Liver Functions Digestion processing digested food breaking down food and turning it into energy Homeostasis controlling levels of fats, amino acids and glucose in the blood storing iron, vitamins and other essential chemicals manufacturing, breaking down and regulating numerous hormones including sex hormones Immune combating infections in the body clearing the blood of particles and infections including bacteria neutralising and destroying drugs and toxins Blood manufacturing bile Enzymes and proteins - those involved in blood clotting and tissue repair.
Bile Water, Electrolytes, Bile acids, Cholesterol, Phospholipids Conjugated Bilirubin
Liver Function Tests and Bile Albumin General synthetic function + severity of Liver disease Clotting Also synthetic - Prothrombin time (INR) Total Bilirubin Processing function Aminotransferases (AST+ALT) Mitochondrial and cytosolic enzymes – ALT more specific ALP Enzyme in the cells lining the biliary ducts of the liver γ Glutamyl-transpeptidase (GGT) A rough marker of alcohol consumption if ALP is normal
Gallstones 80% - “Cholesterol” Stones Cholesterol supersaturation of bile Proportion to bile salts and phospholipids Crystallisation-promoting factors Bile salt loss in terminal Ileum in Crohn’s Disease Motility of gall bladder 20% - “Pigment” Stones Calcium Bilirubinate Haemolytic Diseases Cause of recurrent stones post cholecystectomy
Risk Factors Increasing age Rapid weight loss Drugs – OCP Ileal disease or resection Diabetes
Presentations/Complications Asymptomatic – Incidental finding In the Gall bladder Chronic Cholecystitis Biliary Colic Acute Cholecystitis Empyema of the gallbladder Biliary peritonitis Abcess Mucocoele Carcinoma of the gallbladder In the common bile duct Obstructive jaundice Cholangitis Pancreatitis
Biliary Colic Spasm pain when the gallbladder contracts against a stone in the Hartmann’s Pouch Epigastrium or RUQ Constant, not in waves Extremely severe – sweaty, writhe around Important Differentials: Perforated peptic ulcer, pancreatitis, ruptured aneurysm
Acute Cholcystitis Usually progression of biliary colic Increased glandular secretion Distension – possible impeding vascular supply Chemical Inflammation Bacterial Infection Murphy’s sign Patients lie still Local Peritonitis Important Differentials: Basal Pneumonia, Intrahepatic Abcess, Perforated peptic ulcer, pancreatitis, ruptured aneurysm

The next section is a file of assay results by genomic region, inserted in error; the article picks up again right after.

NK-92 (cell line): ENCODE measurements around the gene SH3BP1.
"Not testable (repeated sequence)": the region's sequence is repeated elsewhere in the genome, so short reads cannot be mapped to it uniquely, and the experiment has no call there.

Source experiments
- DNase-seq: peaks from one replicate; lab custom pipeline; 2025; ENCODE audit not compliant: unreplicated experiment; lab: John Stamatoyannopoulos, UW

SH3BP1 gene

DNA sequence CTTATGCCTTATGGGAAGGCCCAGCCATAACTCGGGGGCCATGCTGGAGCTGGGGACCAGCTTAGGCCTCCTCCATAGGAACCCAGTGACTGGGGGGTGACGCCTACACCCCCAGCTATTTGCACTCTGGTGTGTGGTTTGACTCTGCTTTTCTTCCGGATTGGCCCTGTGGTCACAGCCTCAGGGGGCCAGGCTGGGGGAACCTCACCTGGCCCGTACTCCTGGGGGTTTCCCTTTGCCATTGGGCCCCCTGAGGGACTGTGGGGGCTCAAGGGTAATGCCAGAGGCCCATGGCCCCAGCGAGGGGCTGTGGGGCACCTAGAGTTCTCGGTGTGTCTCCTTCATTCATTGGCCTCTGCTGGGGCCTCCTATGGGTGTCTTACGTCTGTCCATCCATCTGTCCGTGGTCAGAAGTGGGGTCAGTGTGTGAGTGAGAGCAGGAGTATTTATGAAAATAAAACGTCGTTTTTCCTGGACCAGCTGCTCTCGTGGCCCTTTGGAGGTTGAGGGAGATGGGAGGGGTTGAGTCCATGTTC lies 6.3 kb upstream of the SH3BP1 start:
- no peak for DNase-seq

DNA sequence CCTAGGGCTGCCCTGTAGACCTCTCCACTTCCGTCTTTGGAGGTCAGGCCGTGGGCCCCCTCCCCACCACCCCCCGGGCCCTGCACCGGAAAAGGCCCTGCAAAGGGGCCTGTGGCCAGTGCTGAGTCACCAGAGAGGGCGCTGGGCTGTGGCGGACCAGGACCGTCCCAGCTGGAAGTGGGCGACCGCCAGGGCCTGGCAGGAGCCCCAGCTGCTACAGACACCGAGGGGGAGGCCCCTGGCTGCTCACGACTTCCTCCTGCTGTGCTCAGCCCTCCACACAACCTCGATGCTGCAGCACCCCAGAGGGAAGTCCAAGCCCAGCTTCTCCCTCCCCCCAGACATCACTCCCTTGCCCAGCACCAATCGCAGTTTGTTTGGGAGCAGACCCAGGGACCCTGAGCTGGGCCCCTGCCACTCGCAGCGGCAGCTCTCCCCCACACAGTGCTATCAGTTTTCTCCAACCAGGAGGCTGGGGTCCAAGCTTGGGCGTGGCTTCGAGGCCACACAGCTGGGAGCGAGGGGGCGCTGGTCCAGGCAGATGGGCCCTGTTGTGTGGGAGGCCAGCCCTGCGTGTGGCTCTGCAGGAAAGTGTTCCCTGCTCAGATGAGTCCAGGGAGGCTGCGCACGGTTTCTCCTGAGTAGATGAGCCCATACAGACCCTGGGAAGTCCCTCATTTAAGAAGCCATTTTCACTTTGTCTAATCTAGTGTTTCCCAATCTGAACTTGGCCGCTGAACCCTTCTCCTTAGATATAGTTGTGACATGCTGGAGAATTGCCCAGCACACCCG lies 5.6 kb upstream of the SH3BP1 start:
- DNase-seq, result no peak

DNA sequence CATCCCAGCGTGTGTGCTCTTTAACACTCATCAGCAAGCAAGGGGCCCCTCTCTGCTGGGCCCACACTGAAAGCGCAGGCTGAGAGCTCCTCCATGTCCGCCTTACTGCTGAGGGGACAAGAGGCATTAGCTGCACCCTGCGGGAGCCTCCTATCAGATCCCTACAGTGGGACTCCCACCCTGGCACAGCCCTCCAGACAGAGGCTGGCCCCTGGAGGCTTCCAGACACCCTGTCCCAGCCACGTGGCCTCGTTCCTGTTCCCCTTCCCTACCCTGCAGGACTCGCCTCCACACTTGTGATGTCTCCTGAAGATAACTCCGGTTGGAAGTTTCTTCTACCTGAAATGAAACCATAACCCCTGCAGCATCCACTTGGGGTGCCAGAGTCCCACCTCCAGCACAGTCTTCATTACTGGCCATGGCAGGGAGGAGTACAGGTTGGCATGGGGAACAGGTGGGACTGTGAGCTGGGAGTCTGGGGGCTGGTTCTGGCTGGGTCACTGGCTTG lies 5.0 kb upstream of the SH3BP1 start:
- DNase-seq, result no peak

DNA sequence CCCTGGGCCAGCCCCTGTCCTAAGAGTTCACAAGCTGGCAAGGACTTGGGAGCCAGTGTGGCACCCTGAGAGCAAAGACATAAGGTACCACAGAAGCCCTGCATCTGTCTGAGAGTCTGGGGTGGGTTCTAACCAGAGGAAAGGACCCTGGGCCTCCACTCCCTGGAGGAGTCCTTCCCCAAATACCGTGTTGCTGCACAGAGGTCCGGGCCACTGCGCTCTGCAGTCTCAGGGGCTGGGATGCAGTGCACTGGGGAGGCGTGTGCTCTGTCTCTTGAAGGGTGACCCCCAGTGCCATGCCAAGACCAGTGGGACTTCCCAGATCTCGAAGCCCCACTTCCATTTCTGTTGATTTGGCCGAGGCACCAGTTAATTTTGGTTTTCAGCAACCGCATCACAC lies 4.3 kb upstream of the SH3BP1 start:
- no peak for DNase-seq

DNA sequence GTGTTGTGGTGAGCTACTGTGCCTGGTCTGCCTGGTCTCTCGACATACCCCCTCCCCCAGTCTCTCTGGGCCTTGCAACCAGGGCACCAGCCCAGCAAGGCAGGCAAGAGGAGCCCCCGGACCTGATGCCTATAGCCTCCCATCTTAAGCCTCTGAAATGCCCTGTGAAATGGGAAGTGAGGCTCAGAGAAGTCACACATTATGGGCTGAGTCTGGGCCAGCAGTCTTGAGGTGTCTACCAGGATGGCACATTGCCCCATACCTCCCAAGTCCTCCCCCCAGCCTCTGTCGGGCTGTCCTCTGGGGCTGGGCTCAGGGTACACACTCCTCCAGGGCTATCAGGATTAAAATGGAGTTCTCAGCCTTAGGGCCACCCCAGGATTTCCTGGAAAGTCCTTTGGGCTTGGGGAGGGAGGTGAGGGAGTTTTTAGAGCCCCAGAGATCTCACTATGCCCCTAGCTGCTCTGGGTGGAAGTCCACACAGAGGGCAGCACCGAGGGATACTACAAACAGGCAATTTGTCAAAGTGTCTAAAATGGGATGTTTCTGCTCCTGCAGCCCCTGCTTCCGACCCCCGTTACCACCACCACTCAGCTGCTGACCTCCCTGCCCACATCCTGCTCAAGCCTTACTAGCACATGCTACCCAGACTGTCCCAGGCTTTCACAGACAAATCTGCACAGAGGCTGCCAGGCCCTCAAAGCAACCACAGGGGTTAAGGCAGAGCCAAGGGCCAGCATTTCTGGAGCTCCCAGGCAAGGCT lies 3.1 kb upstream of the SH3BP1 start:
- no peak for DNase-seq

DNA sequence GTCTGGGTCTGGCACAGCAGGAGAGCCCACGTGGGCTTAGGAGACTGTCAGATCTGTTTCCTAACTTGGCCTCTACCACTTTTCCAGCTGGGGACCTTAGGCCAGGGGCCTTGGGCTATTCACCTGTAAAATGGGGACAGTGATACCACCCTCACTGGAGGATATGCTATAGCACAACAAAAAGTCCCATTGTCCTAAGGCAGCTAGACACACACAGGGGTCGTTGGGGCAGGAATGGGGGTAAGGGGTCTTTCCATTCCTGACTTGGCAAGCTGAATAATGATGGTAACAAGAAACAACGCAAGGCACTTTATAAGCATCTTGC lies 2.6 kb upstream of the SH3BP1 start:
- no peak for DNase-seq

Cholecystectomy Complications General Bleeding Infection Pneumoperitoneum – vagus nerve – decereased cardiac output Specific Bleeding from cystic artery is more difficult to stop haemodynamically Common Bile Duct Injury or stone movement. Bowel Perforation
Common Bile Duct RUQ Pain Fever/Rigors Jaundice
Triad only present in minority Pain is the most common In comparison to jaundice from malignancy the Jaundice fluctuates Fever indicates biliary sepsis
Mild: Enzymatic spillage Inflammatory cascade activation and Localized oedema. Local exudate may also lead to increased serum levels of pancreatic enzymes. Moderate: Increasing local inflammation bleeding, fluid collections and spreading local oedema involving the mesentery and retroperitoneum other organs. Severe: Necrosis Profound localized bleeding and fluid collections Spread to local structures mesenteric infarction, peritonitis and intra- abdominal fat ‘saponification’. A persisting accumulation of inflammatory fluid, usually in the lesser sac, is a pseudocyst, i.e. does not have an epithelial lining.
At admission: Age in years > 55 years White blood cell count > 16x10/l Blood glucose > 11 Serum AST > 200 Serum LDH > 500 Within 48 hours: Calcium < 2 Hematocrit fall > 10% Oxygen PO2 < 8kPa BUN increased by 1.8 or more mmol/L (5 or more mg/dL) after IV fluid hydration Base deficit (negative base excess) > 4 Sequestration of fluids > 6 L
ERCP Risks Bleeding – especially if Sphincterotomy is concerned Infection – cholangitis in the bile duct. Pancreatitis – 5% Younger patients, Previous post-ERCP pancreatitis Females Procedures that involve cannulation or injection of the pancreatic duct Patients with sphincter of Oddi dysfunction Gut perforation Additional risk if a sphincterotomy is performed. D2 is anatomically retroperitoneal, perforations due to sphincterotomies are also retroperitoneal. Oversedation can result in dangerously low blood pressure, respiratory depression, nausea, and vomiting. There is also a risk associated with the contrast dye in patients who are allergic to compounds containing iodine.
MRCP Magnetic resonance cholangiopancreatography (MRCP) is a medical imaging technique that uses magnetic resonance imaging to visualise the biliary and pancreatic ducts in a non-invasive manner
3 things I want you to take away 1 2 3 Complications/Presentations Investigations Ranson’s Criteria